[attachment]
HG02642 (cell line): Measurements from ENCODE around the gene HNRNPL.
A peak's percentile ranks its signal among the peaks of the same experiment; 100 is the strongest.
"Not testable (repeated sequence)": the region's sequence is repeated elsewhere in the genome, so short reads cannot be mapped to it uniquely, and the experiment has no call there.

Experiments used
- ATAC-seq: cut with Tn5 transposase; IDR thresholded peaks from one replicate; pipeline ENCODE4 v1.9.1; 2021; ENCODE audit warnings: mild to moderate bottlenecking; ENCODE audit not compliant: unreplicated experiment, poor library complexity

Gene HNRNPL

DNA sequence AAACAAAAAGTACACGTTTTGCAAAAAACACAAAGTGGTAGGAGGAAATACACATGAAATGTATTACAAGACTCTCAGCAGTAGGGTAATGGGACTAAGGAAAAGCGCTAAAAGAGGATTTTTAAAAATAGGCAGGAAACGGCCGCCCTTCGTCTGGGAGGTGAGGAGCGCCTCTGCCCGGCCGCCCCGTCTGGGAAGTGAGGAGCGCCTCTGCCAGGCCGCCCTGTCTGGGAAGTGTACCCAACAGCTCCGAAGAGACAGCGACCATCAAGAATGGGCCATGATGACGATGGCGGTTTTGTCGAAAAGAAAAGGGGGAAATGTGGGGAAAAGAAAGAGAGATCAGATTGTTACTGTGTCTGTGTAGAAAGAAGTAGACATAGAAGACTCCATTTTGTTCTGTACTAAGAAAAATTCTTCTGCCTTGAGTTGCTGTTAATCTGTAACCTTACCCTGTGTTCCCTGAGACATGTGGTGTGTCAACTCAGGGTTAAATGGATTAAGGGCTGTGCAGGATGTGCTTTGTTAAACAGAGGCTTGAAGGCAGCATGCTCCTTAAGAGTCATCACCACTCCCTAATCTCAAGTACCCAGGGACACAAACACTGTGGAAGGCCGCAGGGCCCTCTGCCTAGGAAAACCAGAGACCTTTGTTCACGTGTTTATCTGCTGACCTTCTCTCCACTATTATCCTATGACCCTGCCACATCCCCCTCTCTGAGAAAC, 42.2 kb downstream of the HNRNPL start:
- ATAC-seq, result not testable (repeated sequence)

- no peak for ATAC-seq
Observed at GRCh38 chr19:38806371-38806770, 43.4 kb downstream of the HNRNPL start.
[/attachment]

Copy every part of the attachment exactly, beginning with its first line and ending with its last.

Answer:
HG02642 (cell line): Measurements from ENCODE around the gene HNRNPL.
A peak's percentile ranks its signal among the peaks of the same experiment; 100 is the strongest.
"Not testable (repeated sequence)": the region's sequence is repeated elsewhere in the genome, so short reads cannot be mapped to it uniquely, and the experiment has no call there.

Experiments used
- ATAC-seq: cut with Tn5 transposase; IDR thresholded peaks from one replicate; pipeline ENCODE4 v1.9.1; 2021; ENCODE audit warnings: mild to moderate bottlenecking; ENCODE audit not compliant: unreplicated experiment, poor library complexity

Gene HNRNPL

DNA sequence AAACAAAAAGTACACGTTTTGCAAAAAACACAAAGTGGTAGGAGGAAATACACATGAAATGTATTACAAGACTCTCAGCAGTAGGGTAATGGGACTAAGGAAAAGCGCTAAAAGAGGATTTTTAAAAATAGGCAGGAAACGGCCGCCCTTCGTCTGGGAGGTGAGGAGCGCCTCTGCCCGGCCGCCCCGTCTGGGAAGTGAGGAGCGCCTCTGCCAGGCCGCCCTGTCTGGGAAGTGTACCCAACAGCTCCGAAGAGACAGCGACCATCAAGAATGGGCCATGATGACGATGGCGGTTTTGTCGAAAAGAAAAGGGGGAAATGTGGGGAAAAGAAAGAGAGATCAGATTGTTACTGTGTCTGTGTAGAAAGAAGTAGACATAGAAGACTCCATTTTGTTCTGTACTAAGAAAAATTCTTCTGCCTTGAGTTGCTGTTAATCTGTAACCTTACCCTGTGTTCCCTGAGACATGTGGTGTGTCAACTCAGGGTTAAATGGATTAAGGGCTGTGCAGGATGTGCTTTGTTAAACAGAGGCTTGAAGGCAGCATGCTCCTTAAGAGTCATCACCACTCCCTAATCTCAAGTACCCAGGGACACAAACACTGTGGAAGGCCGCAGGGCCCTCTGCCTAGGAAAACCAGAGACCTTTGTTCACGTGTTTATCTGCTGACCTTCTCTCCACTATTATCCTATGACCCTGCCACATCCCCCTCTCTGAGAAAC, 42.2 kb downstream of the HNRNPL start:
- ATAC-seq, result not testable (repeated sequence)

- no peak for ATAC-seq
Observed at GRCh38 chr19:38806371-38806770, 43.4 kb downstream of the HNRNPL start.